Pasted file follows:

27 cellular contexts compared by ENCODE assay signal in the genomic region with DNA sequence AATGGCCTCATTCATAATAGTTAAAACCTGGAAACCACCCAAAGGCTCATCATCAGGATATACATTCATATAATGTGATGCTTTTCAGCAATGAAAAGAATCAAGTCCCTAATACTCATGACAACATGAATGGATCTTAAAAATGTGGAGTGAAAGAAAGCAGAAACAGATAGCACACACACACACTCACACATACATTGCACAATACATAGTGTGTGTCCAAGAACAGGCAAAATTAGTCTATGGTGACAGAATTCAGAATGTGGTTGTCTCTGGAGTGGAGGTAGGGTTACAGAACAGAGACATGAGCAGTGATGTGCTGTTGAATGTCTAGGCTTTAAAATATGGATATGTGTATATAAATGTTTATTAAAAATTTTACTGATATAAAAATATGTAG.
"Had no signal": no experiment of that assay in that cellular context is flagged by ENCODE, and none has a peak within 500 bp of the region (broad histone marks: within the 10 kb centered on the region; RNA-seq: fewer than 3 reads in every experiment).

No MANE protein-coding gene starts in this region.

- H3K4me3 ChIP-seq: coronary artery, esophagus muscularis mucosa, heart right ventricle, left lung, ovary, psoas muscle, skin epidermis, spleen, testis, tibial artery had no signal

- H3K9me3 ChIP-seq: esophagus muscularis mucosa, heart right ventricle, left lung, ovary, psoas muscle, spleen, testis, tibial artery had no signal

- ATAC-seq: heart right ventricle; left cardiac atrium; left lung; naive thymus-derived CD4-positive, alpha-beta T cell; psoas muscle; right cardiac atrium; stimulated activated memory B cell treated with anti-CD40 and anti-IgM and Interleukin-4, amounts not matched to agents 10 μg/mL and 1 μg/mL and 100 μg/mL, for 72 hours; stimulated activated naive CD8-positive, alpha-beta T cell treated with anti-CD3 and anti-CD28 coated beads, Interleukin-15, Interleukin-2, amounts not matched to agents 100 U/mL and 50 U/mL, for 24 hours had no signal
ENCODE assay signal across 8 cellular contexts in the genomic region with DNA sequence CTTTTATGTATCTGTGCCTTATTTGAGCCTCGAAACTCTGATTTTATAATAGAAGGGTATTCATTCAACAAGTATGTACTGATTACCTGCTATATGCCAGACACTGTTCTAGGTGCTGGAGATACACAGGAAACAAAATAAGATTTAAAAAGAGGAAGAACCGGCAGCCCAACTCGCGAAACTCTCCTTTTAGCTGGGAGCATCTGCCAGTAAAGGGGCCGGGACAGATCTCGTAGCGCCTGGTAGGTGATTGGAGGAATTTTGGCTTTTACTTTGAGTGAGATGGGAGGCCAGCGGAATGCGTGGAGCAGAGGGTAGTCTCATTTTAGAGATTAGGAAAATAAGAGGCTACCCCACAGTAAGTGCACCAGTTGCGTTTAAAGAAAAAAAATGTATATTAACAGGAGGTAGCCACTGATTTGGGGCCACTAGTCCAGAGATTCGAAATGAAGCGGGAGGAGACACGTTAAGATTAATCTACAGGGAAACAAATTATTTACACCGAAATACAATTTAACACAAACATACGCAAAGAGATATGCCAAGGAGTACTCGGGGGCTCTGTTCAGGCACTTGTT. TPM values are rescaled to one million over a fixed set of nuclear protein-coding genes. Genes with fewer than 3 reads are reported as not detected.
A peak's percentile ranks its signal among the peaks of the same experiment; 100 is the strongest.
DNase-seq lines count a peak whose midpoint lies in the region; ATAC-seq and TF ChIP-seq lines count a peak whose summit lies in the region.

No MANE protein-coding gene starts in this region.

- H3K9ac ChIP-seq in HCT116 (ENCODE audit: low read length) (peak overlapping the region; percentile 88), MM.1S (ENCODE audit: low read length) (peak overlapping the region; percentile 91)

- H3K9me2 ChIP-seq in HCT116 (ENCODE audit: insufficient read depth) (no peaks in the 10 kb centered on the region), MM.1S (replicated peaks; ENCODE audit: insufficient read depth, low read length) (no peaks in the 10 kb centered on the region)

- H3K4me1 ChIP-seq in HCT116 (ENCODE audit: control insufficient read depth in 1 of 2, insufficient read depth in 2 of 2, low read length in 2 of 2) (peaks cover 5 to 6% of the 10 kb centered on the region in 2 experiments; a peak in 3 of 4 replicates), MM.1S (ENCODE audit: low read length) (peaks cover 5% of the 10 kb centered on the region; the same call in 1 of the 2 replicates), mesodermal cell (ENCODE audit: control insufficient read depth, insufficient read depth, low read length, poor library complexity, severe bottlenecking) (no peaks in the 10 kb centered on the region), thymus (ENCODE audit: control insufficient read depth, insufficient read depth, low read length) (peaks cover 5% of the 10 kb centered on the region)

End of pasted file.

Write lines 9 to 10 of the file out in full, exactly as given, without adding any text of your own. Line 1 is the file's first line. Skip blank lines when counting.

DNase-seq lines count a peak whose midpoint lies in the region; ATAC-seq and TF ChIP-seq lines count a peak whose summit lies in the region.

No MANE protein-coding gene starts in this region.